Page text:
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CFP: Domesticity & Narrative (3/1/06; journal issue)

Sunday, November 27, 2005 - 9:45pm
Sidney Matrix

Call for Papers: Domesticity and Narrative

For a special issue of the peer-reviewed journal _Storytelling: A Critical Journal of Popular Narrative_ (Winter 2007), the guest editor is soliciting contributions that address issues of domesticity and narrative as a mode of storytelling. The guest editor envisions essays that explore this topic in narrative film, on television, and in popular literature including advertising and nonfiction texts.
Essays should be between 10 to 15 double-spaced, typed pages (approximately 3,300 to 6,000 words) including notes and works cited, and should be formatted according to MLA style.

Please email all submissions to the guest editor as Word attachments.
Deadline: March 1, 2006

CFP: Human Rights: Lost in Translation? (11/30/05; ACLA, 3/23/06-3/26/06)

Sunday, November 27, 2005 - 9:44pm

American Comparative Literature Association Conference: "The Human
and Its Others." March 23-26, 2006 at Princeton University

Seminar Panel: Human Rights: "Lost" in Translation?

Seminar Organizer: J. Paul Narkunas, Pratt Institute

CFP: Texts, Translations, and Traditions (grad) (1/15/06; 4/27/06-4/29/06)

Sunday, November 27, 2005 - 9:44pm
Kristiane Stapleton


Second Annual Madison Graduate Student Conference in Language and Literature
"Texts, Translations, and Traditions"
April 27-29, 2006 at the University of Madison, Wisconsin

        Madlit is pleased to announce its second annual graduate student conference which seeks to bring
together graduate students from across the country as a community to share work, ideas, and insights into
professionalization. This year's theme invites a wide range of papers from various literary periods that engage
with some aspect of texts, translations and traditions. Some possible topics include:

CFP: Utopias and Dystopias (3/1/06; journal issue)

Sunday, November 27, 2005 - 9:44pm
L V Troost

Topic: The Washington and Jefferson College Review

We invite clearly written, thoughtful, researched essays that examine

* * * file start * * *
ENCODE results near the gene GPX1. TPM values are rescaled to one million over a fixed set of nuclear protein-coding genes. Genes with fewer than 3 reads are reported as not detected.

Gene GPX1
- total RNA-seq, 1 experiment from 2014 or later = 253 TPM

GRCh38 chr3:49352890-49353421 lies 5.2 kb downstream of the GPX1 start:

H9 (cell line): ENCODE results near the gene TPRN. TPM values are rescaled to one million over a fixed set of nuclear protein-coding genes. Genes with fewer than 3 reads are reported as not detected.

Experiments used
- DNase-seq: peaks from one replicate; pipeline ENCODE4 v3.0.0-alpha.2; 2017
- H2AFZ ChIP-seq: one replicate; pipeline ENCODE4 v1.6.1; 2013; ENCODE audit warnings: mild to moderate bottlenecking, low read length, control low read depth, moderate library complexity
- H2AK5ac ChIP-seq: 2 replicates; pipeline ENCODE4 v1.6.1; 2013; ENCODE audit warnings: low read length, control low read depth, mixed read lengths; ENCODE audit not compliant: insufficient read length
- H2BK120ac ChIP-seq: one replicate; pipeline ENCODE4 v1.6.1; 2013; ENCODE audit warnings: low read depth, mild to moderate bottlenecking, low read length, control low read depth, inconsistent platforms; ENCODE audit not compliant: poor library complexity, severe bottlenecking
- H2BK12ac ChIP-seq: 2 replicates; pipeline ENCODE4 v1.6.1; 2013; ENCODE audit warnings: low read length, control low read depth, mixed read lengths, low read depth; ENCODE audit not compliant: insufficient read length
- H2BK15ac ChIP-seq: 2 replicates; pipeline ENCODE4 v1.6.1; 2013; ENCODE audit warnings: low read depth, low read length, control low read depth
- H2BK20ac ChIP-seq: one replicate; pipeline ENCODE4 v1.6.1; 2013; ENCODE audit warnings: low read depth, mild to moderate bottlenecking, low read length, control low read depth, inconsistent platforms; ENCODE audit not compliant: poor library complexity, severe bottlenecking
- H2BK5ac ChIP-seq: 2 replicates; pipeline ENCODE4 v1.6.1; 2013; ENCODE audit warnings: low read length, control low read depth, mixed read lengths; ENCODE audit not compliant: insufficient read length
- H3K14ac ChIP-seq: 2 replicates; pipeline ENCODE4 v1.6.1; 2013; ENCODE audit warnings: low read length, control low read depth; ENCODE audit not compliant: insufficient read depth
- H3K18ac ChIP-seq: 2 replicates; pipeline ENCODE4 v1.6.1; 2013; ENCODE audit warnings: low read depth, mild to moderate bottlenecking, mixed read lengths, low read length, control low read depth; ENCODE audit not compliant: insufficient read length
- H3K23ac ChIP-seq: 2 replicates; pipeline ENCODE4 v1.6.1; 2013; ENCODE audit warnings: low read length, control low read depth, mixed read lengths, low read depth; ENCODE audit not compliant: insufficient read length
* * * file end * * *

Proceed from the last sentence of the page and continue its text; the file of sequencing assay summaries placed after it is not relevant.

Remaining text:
aspects and types of utopias and dystopias: historical, literary,
speculative, political, etc. We are interested in everything from
communities like Old Economy, New Harmony, and Old Salem; works by authors
such as Swift, More, Butler, Orwell, Huxley, Atwood, and Le Guin; and films
like Bladerunner and Metropolis.

All submission will be acknowledged and assessed by at least four members of
the issue's board in a blind review. For more information about our journal,

CFP: Narrative Matters 2006: The Storied Nature of Human Experience (12/15/05; 5/25/06-5/27/06)

Sunday, November 27, 2005 - 9:44pm
Richard Koenigsberg

NARRATIVE MATTERS 2006: An Interdisciplinary Conference on Narrative
Research, Perspectives, Approaches, and Issues Across the Humanities and
Social Sciences

THEME: The Storied Nature of Human Experience: Fact and Fiction

DATES: May 25-27, 2006
DEADLINE for proposals: Dec. 15, 2005
LOCATION: Acadia University, Wolfville, Nova Scotia, Canada

KEYNOTE SPEAKERS: Dr. Robyn Fivush, Samuel Chandler Dobbs Professor of
Psychology, Emory University, "Memory and Narrative, Self and Voice;" R.
Murray Schafer, Composer, "And Wolf Shall Inherit the Moon: The collective
creation of a myth;" Bob Barton, Storyteller, "Making Stories Happen"

UPDATE: Re-Visioning the Canon (grad) (1/30/06; RCEGSA, 3/25/06)

Sunday, November 27, 2005 - 9:43pm
Lynda L. Hinkle

  Call for Papers:
  CFP: Rutgers University-Camden English Graduate Student Conference
  in Camden, NJ (home of Walt Whitman!) close to Philadelphia, PA
  Re-visioning the Canon
  Visit our website at
  Rutgers-Camden English Graduate Student Association (RCEGSA) invites papers from graduate students for an interdisciplinary conference on the theme of "Re-visioning the Canon". Papers may demonstrate a wide range of approaches including, but not restricted to:
    Children's literature
  Gothic Literature
  Multicultural approaches
  Theory and criticism's place in the "canon"

CFP: Remnants, Remainders, and Reconceptualizations (grad) (1/16/06; 3/23/06-3/25/06)

Sunday, November 27, 2005 - 9:43pm
EGSA Colloquium

Remnants, Remainders, and Reconceptualizations
March 23-25, 2006
English Graduate Students Association
Department of English
York University
Toronto, Canada

Due to the nature of cultural production, both academic and creative,
it is inevitable that particular texts, objects, subjects, cultures,
and concepts will be marginalized or excluded, giving a confusing and
often contradictory cultural landscape to a coherence that is abstract
and problematic. How might we account for the remnants and remainders
that are scattered about our fields of inquiry? How might we begin to
reconceptualize these grounds?

CFP: (1968) A Symposium (12/15/05; 4/7/06-4/9/06)

Sunday, November 27, 2005 - 9:43pm
Nicholas Muellner

A Symposium
April 7-9, 2006
Roy H. Park School of Communications, Ithaca College

One word on everyone=92s lips in May =9268 was =93contestation.=94 It =20=

expresses a fundamental version of freedom: not freedom to change or =20
to succeed, but freedom to revolt, to call things into question.
-Julia Kristeva

This symposium represents an effort to look at a broad and dramatic =20
historical moment with an eye towards the radical sense of =20
possibility and inquiry that it contained. This event will bring =20
together a dynamic range of scholars and media-makers whose work =20
directly engages the period=92s international breadth of activism and =20=